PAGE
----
After several shootings in North Minneapolis during the month of April of this year, crime statistics show that violent crime has increased by 11 percent over last year at this time. If you think the residents of North Minneapolis are accepting this violence, then guess again. Saturday, June 4, from 10 am to 4 pm marked the 7th annual “Stop the Violence March” and rally.
Cub Food’s parking lot at 701 West Broadway Avenue North in Minneapolis was where resource vendors, the KARE 11 Health Fair mobile, a booth handing out free food, and a platform stage for people to speak were all set up. It was an opportunity for folks young, old , Black, White, clergy, activists, freedom fighters, and most importantly, surviving family members of those killed by violence to share their frustration, hurt, pain, suffering and concerns.
Minneapolis Chapter of MADDADS President VJ Smith was there coordinating the rally. His staff helped with crowd control and security.
The morning began with bus- and van-loads of people leaving the grocery store lot to tour North Minneapolis sites where shootings have taken place. They were then dropped off at KMOJ radio station located at 2123 West Broadway Avenue North, where they rallied and marched back to Cub Foods.
The organizers selected bright yellow shirts for surviving family members to wear that displayed the first and last name of the deceased along with a number that represented their age at the time they were killed. An estimated crowd of about 600 people marched, including drill and dance teams. Some held signs that read, “Honk for Peace,” “Stop the Violence,” “Put Down the Guns,” “Mothers are Hurting,” “I Miss My Son” and “Enough is Enough.” It began to drizzle, but the marchers continued marching unfazed.
Speakers were invited to address the crowd on stage at Cub, including longtime community activist and freedom fighter Spike Moss. His message to the crowd was for everyone to learn to embrace, respect, trust, stand with, and love each other because he said it’s the only way we can survive.
Larry McKenzie, the basketball coach of this year’s Class A championship-winning North High School Polars, had recovered from hip surgery just in time for the march. He asked the crowd for permission to speak like a coach. “One team, one goal,” he asked the crowd to say, and they responded with a chant.
“Let me tell you something about winning a championship,” said McKenzie. “Nobody gives you a championship. So if we want to see something different, we got to do something different.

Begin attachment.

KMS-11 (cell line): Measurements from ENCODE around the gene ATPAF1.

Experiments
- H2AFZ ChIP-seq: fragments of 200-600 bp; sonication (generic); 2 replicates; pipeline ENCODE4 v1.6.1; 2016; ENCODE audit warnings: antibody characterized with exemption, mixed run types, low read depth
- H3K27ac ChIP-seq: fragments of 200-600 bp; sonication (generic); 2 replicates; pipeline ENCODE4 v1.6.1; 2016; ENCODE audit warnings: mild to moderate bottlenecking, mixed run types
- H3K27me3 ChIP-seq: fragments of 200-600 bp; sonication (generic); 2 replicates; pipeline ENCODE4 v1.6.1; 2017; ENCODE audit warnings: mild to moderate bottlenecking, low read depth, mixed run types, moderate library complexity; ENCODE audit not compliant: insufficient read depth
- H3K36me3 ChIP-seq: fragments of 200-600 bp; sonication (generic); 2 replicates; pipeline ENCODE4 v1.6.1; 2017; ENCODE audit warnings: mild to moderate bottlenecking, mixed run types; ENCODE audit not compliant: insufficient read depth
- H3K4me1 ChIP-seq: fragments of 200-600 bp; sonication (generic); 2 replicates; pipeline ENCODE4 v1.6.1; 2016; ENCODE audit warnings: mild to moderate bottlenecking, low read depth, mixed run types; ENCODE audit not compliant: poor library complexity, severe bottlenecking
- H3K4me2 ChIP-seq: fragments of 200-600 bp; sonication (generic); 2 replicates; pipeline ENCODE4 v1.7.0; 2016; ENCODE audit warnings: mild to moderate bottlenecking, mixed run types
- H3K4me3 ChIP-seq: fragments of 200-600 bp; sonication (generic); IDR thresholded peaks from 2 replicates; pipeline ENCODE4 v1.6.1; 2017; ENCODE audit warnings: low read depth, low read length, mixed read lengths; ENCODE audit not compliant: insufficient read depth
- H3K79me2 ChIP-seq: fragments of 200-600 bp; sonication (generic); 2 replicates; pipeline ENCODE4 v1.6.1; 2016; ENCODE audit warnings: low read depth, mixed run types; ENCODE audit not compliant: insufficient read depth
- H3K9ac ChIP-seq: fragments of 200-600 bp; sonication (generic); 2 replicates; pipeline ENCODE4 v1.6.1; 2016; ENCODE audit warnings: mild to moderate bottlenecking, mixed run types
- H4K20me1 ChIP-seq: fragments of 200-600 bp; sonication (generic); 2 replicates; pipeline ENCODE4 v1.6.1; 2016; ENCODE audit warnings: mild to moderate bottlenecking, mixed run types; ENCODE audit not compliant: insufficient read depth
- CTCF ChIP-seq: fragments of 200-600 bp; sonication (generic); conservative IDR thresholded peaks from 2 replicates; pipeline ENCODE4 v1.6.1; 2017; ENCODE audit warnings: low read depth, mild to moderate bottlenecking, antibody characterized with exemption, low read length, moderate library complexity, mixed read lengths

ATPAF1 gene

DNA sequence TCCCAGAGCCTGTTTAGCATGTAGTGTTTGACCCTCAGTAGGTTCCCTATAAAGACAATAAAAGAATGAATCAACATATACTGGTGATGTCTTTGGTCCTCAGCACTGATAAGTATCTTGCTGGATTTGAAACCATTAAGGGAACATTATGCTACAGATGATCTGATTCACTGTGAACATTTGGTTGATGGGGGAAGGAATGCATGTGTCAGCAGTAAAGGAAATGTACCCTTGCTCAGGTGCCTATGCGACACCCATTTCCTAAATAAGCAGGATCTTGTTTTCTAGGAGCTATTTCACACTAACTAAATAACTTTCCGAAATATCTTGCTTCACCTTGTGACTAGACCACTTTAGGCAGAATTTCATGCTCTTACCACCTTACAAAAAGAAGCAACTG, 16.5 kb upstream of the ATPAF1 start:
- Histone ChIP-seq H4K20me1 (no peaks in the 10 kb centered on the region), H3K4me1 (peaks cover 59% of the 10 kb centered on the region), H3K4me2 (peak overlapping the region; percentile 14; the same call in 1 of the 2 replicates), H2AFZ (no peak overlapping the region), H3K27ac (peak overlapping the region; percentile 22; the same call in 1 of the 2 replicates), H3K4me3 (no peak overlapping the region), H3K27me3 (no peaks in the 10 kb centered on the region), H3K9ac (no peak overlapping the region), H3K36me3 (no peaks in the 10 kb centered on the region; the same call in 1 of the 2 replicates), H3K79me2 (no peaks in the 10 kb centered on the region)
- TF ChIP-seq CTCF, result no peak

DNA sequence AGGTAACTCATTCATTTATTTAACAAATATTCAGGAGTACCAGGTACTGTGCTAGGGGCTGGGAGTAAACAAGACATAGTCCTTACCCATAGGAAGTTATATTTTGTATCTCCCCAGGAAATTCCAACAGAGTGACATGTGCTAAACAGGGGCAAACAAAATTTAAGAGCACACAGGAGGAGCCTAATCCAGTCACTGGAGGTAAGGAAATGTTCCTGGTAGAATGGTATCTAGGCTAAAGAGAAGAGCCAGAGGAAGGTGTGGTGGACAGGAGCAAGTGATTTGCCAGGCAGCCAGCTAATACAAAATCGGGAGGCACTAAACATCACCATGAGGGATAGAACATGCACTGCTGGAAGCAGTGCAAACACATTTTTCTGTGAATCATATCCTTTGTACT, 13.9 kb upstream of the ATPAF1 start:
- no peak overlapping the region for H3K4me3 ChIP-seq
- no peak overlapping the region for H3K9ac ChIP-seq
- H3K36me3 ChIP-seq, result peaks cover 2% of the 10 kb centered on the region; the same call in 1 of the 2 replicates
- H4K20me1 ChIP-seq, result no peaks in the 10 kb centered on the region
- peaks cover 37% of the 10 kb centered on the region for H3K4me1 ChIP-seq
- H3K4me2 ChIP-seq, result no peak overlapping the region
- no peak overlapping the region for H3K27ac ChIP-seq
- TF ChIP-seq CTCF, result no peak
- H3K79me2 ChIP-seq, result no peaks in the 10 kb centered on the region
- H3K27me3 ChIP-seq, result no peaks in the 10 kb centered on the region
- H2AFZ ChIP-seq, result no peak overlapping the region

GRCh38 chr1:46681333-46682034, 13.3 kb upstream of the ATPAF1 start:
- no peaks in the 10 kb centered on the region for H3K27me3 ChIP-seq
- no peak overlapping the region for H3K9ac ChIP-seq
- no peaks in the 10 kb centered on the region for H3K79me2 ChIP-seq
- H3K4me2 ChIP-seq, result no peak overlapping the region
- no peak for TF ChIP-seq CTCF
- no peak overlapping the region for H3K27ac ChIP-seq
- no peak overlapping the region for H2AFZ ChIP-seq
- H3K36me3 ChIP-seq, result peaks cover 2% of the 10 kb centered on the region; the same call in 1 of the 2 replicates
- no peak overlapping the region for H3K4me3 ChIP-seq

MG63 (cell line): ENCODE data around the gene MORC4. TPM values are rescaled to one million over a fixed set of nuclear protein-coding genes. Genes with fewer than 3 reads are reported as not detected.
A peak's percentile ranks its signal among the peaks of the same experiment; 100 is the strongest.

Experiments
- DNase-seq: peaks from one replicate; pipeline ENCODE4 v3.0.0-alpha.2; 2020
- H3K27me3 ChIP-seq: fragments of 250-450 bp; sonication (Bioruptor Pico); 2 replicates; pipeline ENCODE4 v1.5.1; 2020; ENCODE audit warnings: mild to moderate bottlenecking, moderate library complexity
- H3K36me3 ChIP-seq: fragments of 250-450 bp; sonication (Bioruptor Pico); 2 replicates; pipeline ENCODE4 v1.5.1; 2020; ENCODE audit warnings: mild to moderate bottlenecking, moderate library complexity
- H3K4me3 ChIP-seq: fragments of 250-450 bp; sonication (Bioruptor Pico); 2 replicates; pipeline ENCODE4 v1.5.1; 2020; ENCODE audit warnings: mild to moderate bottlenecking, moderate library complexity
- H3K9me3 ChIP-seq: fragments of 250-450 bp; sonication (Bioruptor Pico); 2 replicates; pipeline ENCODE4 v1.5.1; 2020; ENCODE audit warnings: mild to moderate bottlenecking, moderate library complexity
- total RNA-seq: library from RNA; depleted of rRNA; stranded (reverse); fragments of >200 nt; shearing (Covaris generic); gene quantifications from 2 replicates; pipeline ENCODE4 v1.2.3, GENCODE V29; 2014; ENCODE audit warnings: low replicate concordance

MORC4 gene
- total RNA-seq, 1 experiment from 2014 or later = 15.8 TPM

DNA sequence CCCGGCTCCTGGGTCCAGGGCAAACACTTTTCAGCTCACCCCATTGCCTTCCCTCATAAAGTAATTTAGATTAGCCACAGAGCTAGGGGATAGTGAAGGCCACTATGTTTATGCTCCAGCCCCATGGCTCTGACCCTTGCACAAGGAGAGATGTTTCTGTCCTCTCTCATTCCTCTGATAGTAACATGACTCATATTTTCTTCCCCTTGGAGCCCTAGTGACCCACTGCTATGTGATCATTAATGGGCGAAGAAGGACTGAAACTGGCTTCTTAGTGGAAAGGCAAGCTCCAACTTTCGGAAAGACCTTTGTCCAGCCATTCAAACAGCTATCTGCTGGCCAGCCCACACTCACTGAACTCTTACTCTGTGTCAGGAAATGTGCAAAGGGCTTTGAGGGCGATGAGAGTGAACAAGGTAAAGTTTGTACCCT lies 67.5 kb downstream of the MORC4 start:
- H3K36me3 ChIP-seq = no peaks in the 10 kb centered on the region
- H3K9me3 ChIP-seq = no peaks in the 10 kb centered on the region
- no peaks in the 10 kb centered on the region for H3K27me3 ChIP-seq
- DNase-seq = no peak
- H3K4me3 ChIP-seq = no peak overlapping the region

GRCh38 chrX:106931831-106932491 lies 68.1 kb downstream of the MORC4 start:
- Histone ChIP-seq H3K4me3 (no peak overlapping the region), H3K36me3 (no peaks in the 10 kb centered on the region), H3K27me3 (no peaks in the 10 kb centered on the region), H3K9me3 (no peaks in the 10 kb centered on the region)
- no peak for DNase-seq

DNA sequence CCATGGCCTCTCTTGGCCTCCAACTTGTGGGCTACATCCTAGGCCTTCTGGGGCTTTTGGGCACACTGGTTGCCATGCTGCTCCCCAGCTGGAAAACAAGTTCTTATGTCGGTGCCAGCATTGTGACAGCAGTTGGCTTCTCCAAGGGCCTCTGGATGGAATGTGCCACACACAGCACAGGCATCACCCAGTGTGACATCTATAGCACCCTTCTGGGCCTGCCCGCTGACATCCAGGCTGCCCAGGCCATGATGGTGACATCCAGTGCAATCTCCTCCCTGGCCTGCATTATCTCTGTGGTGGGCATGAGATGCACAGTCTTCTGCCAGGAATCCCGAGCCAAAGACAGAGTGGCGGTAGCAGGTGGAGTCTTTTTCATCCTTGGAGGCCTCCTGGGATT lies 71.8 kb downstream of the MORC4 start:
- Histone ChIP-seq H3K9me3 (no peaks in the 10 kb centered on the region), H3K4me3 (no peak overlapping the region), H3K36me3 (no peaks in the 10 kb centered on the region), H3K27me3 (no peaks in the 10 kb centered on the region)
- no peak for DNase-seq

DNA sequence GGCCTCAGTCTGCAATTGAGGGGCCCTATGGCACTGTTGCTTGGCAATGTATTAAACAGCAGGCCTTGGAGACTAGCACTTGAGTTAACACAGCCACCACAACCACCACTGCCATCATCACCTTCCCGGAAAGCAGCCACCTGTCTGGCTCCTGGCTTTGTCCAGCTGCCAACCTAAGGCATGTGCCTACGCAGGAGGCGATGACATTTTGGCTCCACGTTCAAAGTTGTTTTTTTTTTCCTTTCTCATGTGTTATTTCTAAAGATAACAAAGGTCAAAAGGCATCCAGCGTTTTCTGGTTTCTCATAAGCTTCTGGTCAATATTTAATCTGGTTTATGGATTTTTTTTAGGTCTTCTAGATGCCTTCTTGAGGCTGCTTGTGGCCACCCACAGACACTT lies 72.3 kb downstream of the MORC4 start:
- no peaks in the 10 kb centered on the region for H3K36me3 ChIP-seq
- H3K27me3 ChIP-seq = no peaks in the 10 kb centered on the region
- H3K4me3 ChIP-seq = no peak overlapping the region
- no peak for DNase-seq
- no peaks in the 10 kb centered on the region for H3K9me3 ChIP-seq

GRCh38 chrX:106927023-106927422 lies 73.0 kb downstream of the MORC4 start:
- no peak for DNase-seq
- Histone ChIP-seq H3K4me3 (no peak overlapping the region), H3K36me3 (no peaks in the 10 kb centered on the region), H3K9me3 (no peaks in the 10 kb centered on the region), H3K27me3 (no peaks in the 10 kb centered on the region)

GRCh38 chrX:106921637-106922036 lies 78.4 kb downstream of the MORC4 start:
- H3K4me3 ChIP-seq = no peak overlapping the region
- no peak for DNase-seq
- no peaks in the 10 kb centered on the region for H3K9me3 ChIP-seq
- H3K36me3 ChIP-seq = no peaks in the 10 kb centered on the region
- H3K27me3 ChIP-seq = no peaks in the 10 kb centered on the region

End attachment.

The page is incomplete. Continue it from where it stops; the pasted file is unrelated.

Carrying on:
“So our game plan has got to change,” he continued. “I’m a believer that if we can get our young people to change their minds, we can change their lives. So we have to change the messaging that we give to our young people.
“We have to start saying I will and I can! This is about team, and you can’t win as an individual on a team. It’s going to take everybody.”
Marcus Hunter, Jr., a 13-year-old, wore a yellow shirt with the name Marcus Hunter and the number 31 on it. His father was killed close to three years ago.
“I think it’s good that people are going around spreading the word to stop the violence for the most part,” the teen said. “But [I] wish that message could have helped to save my father and uncle [Reginald Haynes].”
Marcus, Jr. is an A student at the Church of Ascension School in North Minneapolis. His mother Toya and several members of the North Minneapolis village community, like former Fifth Ward City Council Member Don Samuels and his wife Sondra Samuels (president of the Northside Achievement Zone), accompanied Marcus Jr. to the march.
Ronnie Lee Caldwell, Jr. of MADDADS gave his testimony of being shot in the neck and head in 1991. He knew the guy who shot him, and for 15 years he held a grudge and wanted revenge. My brother is in jail now because he got the wrong guy.
“If you are holding a grudge for someone that did something to you, it’s not going to work,” said Caldwell. “I held on to my grudge against the guy that shot me for 15 years. My life didn’t get right until I apologized.
“I went to his house and told him I’m not after you no more,” Caldwell continued. “I told his mother that he don’t have to worry about me looking for him anymore. From that point my life was good. I live my life right now with MADDADS. Not too many people out here can stand up that got shot in the head and neck that can talk to you right now. That’s all I want to say: ‘Stop it.’
“It was my kids,” Caldwell said, who made him stop holding a grudge and start living right. “I was in jail three months here, five months there, and six months here. The last time I went to jail, I talked to my oldest son and he told me that my wife was dating another man, and he said that they might as well call that new guy Dad.
“That’s what did it for me,” said Caldwell. He proudly introduced his nine-year-old son Ronnie Lee Caldwell, III.
James L. Stroud, Jr. welcomes reader responses to firstname.lastname@example.org.
See more photos by Steve Floyd below.